News and Analysis of Artificial Intelligence Technology Legal Issues

Republicans Propose Commission to Study Artificial Intelligence Impacts on National Security

Three Republican members of Congress are co-sponsoring a new bill (H.R. 5356) “To establish the National Security Commission on Artificial Intelligence.” Introduced by Rep. Stefanik (R-NY) on March 20, 2018, the bill would create a temporary 11-member Commission tasked with producing an initial report followed by comprehensive annual reports, each providing issue-specific recommendations about national security needs and related risks from advances in artificial intelligence, machine learning, and associated technologies. Issues the Commission would review include AI competitiveness in the context of national and economic security, means to maintain a competitive advantage in AI (including machine learning and quantum computing),…

Industry Focus: The Rise of Data-Driven Health Tech Innovation

Artificial intelligence-based healthcare technologies have contributed to improved drug discoveries, tumor identification, diagnosis, risk assessments, electronic health records (EHR), and mental health tools, among others. Thanks in large part to AI and the availability of health-related data, health tech is one of the fastest growing segments of healthcare and one of the reasons why the sector ranks highest on many lists. According to a 2016 workforce study by Georgetown University, the healthcare industry experienced the largest employment growth among all industries since December 2007, netting 2.3 million jobs (about an 8% increase). Fourteen percent of all US workers work in…

Congress Takes Aim at the FUTURE of Artificial Intelligence

As the calendar turns over to 2018, artificial intelligence system developers will need to keep an eye on first of its kind legislation being considered in Congress. The “Fundamentally Understanding The Usability and Realistic Evolution of Artificial Intelligence Act of 2017,” or FUTURE of AI Act, is Congress’s first major step toward comprehensive regulation of the AI tech sector. Introduced on December 22, 2017, companion bills S.2217 and H.R.4625 touch on a host of AI issues, their stated purposes mirroring concerns raised by many about possible problems facing society as AI technologies becomes ubiquitous. The bills propose to establish a federal advisory committee…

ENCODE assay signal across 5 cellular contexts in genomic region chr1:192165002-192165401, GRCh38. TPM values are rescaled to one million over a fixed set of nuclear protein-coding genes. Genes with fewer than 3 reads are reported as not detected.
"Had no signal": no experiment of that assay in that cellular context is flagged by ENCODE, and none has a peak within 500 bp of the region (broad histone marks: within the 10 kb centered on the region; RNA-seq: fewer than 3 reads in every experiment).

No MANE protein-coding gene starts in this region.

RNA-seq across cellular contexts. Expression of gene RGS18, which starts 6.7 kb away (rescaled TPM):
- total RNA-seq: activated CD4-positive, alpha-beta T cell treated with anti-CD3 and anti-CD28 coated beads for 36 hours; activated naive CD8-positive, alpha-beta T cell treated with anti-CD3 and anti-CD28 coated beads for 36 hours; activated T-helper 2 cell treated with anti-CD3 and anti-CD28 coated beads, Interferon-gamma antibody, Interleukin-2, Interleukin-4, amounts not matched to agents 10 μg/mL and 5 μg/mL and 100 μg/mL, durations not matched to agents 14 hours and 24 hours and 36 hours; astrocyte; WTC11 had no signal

Patenting Artificial Intelligence: Innovation Spike Follows Broader Market Trend

If you received a US patent for a machine learning invention recently, count yourself among a record number of innovators named on artificial intelligence technology patents issued in 2017. There’s also good chance you worked for one of the top companies earning patents for machine learning, neural network, and other AI technologies, namely IBM, Amazon, Cisco, Google, and Microsoft, according to public patent records (available through mid-December). This year’s increase in the number of issued patents reflects similar record increases in the level of investment dollars flowing to AI start-ups and the number of AI tech sector M&A deals in…

The AI Summit New York City: Takeaways For the Legal Profession

This week, business, technology, and academic thought leaders in Artificial Intelligence are gathered at The AI Summit in New York City, one of the premier international conferences offered for AI professionals. Below, I consider two of the three takeaways from Summit Day 1, published yesterday by AI Business, from the perspective of lawyers looking for opportunities in the burgeoning AI market. “1. The tech landscape is changing fast – with big implications for businesses” If a year from now your law practice has not fielded at least one query from a client about AI technologies, you are probably going out…

How Privacy Law’s Beginnings May Suggest An Approach For Regulating Artificial Intelligence

A survey conducted in April 2017 by Morning Consult suggests most Americans are in favor of regulating artificial intelligence technologies. Of 2,200 American adults surveyed, 71% said they strongly or somewhat agreed that there should be national regulation of AI, while only 14% strongly or somewhat disagreed (15% did not express a view). Technology and business leaders speaking out on whether to regulate AI fall into one of two camps: those who generally favor an ex post, case-by-case, common law approach, and those who prefer establishing a statutory and regulatory framework that, ex ante, sets forth clear do’s and don’ts…